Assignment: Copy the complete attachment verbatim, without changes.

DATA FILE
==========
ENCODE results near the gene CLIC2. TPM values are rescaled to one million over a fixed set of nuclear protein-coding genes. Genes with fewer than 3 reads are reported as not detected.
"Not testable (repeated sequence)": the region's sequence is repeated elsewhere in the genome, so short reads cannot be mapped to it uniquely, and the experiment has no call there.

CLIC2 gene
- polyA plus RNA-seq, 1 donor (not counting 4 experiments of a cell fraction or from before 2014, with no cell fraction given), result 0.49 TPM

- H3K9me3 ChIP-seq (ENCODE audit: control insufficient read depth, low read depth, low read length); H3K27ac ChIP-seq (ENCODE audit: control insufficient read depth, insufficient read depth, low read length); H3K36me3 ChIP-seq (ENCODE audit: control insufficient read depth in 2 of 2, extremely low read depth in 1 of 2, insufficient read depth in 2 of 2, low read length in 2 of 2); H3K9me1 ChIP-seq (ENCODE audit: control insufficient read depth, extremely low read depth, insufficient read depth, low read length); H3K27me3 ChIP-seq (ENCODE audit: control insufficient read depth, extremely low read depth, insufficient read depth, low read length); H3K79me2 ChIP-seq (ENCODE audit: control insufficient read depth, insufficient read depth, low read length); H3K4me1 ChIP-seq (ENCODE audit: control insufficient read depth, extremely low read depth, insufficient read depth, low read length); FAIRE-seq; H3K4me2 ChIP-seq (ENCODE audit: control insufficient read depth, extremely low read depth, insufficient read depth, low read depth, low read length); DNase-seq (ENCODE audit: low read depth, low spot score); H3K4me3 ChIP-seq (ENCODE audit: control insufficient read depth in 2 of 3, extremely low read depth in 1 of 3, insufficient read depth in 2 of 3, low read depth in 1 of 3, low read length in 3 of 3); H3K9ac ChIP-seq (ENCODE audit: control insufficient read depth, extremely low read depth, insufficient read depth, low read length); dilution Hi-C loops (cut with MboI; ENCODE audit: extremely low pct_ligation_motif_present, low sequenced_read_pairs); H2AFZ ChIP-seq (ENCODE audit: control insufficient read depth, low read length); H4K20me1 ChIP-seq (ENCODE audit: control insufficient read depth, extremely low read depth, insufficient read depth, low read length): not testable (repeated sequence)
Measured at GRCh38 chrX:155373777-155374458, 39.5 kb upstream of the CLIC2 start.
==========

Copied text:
ENCODE results near the gene CLIC2. TPM values are rescaled to one million over a fixed set of nuclear protein-coding genes. Genes with fewer than 3 reads are reported as not detected.
"Not testable (repeated sequence)": the region's sequence is repeated elsewhere in the genome, so short reads cannot be mapped to it uniquely, and the experiment has no call there.

CLIC2 gene
- polyA plus RNA-seq, 1 donor (not counting 4 experiments of a cell fraction or from before 2014, with no cell fraction given), result 0.49 TPM

- H3K9me3 ChIP-seq (ENCODE audit: control insufficient read depth, low read depth, low read length); H3K27ac ChIP-seq (ENCODE audit: control insufficient read depth, insufficient read depth, low read length); H3K36me3 ChIP-seq (ENCODE audit: control insufficient read depth in 2 of 2, extremely low read depth in 1 of 2, insufficient read depth in 2 of 2, low read length in 2 of 2); H3K9me1 ChIP-seq (ENCODE audit: control insufficient read depth, extremely low read depth, insufficient read depth, low read length); H3K27me3 ChIP-seq (ENCODE audit: control insufficient read depth, extremely low read depth, insufficient read depth, low read length); H3K79me2 ChIP-seq (ENCODE audit: control insufficient read depth, insufficient read depth, low read length); H3K4me1 ChIP-seq (ENCODE audit: control insufficient read depth, extremely low read depth, insufficient read depth, low read length); FAIRE-seq; H3K4me2 ChIP-seq (ENCODE audit: control insufficient read depth, extremely low read depth, insufficient read depth, low read depth, low read length); DNase-seq (ENCODE audit: low read depth, low spot score); H3K4me3 ChIP-seq (ENCODE audit: control insufficient read depth in 2 of 3, extremely low read depth in 1 of 3, insufficient read depth in 2 of 3, low read depth in 1 of 3, low read length in 3 of 3); H3K9ac ChIP-seq (ENCODE audit: control insufficient read depth, extremely low read depth, insufficient read depth, low read length); dilution Hi-C loops (cut with MboI; ENCODE audit: extremely low pct_ligation_motif_present, low sequenced_read_pairs); H2AFZ ChIP-seq (ENCODE audit: control insufficient read depth, low read length); H4K20me1 ChIP-seq (ENCODE audit: control insufficient read depth, extremely low read depth, insufficient read depth, low read length): not testable (repeated sequence)
Measured at GRCh38 chrX:155373777-155374458, 39.5 kb upstream of the CLIC2 start.